Obsessed by ecological concerns and ruffled by the arrival of new pure players, the neoprene sector is undergoing a profound change that is revitalising the market. These factors have crystallised around the most technical product in the category: the winter wetsuit. Check out the brands’ responses in this very chilly Buyer’s Guide written in mittens by David Bianic. Brr…
Helped along by unprecedented mediatisation of “exotic” surf trips to cold water, winter surfing is no longer seen as an ordeal to put yourself through, but more like a new “cool” side to surfing. The proof is how we talk about cold water surfing in the same way as we talk about big wave surfing: it has become a genre. Yes but a genre very much associated with the most committed fringes of hardcore surfers. Cliché or undeniable fact? We asked the brands what their winter wetsuit customers are looking like and for Mathieu Desaphie, Founder of the small French brand Sen No Sen, cold water surfing “affects the whole surfing population because nowadays you can see surf schools working during winter with very motivated beginners happy to enjoy cold water sessions.” And if this is the case, the reason behind it is linked in a big way to improvements that the entry-level wetsuit models have benefitted from, reckons John Westlake from Alder. His British compatriot from C-Skins, Mark Brown, confirms this remarkable growth in entry-level wetsuits in northern Europe, “where it is cold all year round”. But make sure you put this rise to the ‘beginner’ market into perspective as purchases made by the “core” clientele in the winter are much greater proportionally as confirmed by Julien Durant, Director of Picture Organic Clothing: “Today, wetsuit sales for very cold weather are truly dedicated to a market of sharp and diligent surfers who live the practice.” Their best winter sales are carried out on the most technical models, a trend also shared at Xcel: “Core surfers are not influenced by marketing, colours, fashion, or team riders. In this group, product is everything!” assures Design Director Lance Varon. He also really neatly sums up the requirements of these hardy surfers who: “don’t let the environment affect their commitment.” These results have also been levered by the success of neoprene accessories like the Solite thermo-mouldable booties: “Our 8mm Fire was a huge hit this year even at USD$109.95. So we are going to expand our offer in the super-cold-water range with a lower-priced 8mm Custom (USD $89.95),” reveals Adrian Kippling, Commercial/Marketing Manager Europe.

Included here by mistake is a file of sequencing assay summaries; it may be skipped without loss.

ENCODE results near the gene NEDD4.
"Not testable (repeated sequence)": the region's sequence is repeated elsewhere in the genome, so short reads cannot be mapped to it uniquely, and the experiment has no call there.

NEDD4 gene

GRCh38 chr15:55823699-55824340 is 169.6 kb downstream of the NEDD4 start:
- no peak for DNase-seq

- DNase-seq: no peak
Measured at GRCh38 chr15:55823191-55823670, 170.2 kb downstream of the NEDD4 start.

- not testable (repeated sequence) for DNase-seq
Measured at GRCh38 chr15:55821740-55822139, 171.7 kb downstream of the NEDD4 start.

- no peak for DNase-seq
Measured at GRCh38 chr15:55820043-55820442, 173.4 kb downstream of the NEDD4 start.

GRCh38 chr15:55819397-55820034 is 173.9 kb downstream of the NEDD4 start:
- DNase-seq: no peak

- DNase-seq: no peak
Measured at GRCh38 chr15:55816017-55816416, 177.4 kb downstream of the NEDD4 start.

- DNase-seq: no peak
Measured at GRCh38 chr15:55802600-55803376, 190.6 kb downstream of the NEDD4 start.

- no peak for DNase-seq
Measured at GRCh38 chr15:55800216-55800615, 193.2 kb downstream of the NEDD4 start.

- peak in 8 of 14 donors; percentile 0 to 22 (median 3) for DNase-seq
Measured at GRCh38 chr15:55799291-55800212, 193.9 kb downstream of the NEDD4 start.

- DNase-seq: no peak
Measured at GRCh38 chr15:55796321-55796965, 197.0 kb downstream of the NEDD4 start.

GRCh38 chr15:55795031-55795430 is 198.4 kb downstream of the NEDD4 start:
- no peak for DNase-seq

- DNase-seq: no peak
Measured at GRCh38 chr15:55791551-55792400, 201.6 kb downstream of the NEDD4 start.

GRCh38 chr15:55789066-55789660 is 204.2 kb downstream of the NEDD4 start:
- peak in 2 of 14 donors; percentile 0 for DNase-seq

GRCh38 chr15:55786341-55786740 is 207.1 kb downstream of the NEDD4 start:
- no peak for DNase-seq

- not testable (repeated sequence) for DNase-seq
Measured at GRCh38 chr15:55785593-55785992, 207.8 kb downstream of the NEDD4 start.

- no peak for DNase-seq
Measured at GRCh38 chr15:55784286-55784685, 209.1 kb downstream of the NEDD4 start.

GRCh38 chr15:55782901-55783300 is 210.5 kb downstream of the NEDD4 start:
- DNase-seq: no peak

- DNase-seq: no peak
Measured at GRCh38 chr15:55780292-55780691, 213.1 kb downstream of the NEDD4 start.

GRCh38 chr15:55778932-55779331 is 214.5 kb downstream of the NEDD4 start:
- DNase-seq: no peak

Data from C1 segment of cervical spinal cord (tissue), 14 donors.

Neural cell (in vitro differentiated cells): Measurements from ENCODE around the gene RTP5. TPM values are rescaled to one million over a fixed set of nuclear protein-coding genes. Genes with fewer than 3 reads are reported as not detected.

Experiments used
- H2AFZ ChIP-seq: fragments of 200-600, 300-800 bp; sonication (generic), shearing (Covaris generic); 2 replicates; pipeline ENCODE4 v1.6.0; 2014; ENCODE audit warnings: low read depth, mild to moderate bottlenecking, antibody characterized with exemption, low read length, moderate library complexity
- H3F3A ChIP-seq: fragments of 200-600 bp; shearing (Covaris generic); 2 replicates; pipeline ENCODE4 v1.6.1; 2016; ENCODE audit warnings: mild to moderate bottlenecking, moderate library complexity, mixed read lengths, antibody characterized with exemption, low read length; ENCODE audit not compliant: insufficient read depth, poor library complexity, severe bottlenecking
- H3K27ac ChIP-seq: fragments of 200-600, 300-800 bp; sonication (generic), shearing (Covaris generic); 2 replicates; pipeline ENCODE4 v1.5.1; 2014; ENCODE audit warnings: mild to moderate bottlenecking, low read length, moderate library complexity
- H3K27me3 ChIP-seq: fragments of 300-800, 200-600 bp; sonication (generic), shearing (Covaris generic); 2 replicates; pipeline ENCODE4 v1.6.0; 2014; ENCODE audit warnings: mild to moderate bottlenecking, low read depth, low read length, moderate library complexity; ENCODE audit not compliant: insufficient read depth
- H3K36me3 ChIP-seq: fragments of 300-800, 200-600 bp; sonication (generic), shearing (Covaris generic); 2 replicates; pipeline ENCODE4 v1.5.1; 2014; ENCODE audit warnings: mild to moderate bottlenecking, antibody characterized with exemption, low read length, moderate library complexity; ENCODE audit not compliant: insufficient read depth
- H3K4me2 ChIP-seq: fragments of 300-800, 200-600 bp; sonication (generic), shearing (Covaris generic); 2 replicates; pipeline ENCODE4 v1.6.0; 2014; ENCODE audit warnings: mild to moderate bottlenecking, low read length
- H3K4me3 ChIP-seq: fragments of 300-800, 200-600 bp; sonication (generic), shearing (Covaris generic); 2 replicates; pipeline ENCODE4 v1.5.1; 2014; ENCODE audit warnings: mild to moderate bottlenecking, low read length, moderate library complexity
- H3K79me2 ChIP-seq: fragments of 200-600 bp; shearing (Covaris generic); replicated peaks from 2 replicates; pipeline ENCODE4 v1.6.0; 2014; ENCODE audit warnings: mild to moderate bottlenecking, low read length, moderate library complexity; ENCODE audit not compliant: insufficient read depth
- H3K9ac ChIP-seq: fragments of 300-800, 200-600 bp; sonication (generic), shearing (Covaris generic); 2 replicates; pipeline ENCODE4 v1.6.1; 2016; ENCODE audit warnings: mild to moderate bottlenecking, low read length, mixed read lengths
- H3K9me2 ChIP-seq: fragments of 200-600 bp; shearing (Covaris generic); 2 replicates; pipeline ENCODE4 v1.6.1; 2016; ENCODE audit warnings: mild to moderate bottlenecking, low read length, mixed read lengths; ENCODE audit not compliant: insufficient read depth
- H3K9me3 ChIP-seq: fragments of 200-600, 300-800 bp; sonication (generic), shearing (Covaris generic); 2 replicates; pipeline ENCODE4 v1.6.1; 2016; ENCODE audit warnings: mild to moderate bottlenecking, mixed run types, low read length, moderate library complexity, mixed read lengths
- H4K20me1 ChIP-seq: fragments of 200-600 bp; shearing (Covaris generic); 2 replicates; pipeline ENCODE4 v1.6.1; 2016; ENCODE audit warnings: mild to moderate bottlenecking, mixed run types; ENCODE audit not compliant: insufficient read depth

Here come the disruptors
O’Neill Wetsuits Product Manager Tom Copsey shares this view and because these small brands are manufactured in the same factories as the big brands and benefit from all their expertise, it makes it hard to offer an original product, unless you are like O’Neill who use their own R&D factory and dedicated team of engineers for their wetsuits.
Ranges: from the most simple to most complex